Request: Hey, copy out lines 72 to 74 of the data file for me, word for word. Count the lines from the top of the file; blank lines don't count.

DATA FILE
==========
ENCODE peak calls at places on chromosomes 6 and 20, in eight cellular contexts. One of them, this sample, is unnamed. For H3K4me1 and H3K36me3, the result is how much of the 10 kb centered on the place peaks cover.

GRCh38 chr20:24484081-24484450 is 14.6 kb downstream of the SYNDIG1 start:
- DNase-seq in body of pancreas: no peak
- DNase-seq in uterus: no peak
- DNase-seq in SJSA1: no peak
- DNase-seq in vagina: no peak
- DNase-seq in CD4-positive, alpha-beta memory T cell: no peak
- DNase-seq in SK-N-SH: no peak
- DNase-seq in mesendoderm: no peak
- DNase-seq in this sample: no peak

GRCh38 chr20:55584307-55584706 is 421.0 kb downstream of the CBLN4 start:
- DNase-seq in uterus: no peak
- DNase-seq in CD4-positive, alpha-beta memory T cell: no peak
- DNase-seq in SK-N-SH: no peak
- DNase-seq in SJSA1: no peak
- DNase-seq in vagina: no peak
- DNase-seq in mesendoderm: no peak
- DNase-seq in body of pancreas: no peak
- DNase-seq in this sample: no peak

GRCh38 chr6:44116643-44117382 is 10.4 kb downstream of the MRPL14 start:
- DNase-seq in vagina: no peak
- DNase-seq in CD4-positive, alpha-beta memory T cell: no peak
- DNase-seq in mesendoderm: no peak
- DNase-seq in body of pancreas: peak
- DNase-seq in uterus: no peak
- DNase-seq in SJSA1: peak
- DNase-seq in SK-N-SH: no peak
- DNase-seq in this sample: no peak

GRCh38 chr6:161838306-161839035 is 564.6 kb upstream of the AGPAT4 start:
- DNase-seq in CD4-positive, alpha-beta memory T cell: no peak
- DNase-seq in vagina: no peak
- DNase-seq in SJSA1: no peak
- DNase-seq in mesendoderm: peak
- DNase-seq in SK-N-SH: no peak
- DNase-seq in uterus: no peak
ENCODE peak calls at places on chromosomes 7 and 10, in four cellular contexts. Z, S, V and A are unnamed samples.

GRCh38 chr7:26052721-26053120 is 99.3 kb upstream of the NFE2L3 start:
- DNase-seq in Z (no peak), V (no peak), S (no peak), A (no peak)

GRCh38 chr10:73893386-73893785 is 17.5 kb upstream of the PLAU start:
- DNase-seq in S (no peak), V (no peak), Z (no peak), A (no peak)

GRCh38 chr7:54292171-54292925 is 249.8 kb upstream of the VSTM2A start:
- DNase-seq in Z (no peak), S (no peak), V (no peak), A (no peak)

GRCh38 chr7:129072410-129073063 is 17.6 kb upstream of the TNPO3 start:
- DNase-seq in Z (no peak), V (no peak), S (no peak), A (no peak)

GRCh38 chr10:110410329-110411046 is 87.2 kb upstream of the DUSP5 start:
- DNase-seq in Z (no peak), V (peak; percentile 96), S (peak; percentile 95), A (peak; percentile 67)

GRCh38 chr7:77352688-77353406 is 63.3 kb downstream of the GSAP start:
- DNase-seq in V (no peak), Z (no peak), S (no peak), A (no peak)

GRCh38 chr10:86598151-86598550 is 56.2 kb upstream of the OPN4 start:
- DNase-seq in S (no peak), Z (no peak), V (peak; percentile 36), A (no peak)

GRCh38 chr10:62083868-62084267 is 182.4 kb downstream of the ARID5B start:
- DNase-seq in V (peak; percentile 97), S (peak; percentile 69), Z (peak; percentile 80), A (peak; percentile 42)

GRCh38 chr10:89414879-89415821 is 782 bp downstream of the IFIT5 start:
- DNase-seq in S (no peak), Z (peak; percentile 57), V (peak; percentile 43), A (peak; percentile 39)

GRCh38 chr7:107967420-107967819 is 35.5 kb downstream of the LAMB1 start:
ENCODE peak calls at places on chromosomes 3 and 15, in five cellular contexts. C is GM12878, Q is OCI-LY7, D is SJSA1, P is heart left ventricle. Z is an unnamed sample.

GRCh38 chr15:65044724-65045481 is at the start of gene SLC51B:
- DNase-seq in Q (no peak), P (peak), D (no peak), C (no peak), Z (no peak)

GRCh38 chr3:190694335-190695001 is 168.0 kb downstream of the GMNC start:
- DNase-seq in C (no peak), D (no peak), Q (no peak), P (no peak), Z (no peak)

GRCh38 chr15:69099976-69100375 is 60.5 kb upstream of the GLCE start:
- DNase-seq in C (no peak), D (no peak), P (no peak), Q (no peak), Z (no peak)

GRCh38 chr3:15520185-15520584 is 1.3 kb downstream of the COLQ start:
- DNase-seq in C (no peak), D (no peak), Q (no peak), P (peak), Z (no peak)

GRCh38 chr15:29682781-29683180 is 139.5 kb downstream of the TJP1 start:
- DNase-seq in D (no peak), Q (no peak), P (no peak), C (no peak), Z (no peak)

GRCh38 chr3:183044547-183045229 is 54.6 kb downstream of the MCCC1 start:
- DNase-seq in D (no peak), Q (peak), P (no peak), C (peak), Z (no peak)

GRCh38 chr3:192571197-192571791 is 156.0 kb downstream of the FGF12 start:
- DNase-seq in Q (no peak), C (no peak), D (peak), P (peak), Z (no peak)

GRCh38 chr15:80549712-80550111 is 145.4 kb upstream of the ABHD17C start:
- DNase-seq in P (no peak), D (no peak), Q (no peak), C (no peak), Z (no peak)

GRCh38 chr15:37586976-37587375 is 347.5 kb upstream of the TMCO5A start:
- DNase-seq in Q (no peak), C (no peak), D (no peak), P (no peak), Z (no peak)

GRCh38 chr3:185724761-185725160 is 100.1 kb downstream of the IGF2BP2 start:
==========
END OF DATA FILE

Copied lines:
- DNase-seq in P (no peak), D (no peak), Q (no peak), C (no peak), Z (no peak)

GRCh38 chr15:37586976-37587375 is 347.5 kb upstream of the TMCO5A start:
- DNase-seq in Q (no peak), C (no peak), D (no peak), P (no peak), Z (no peak)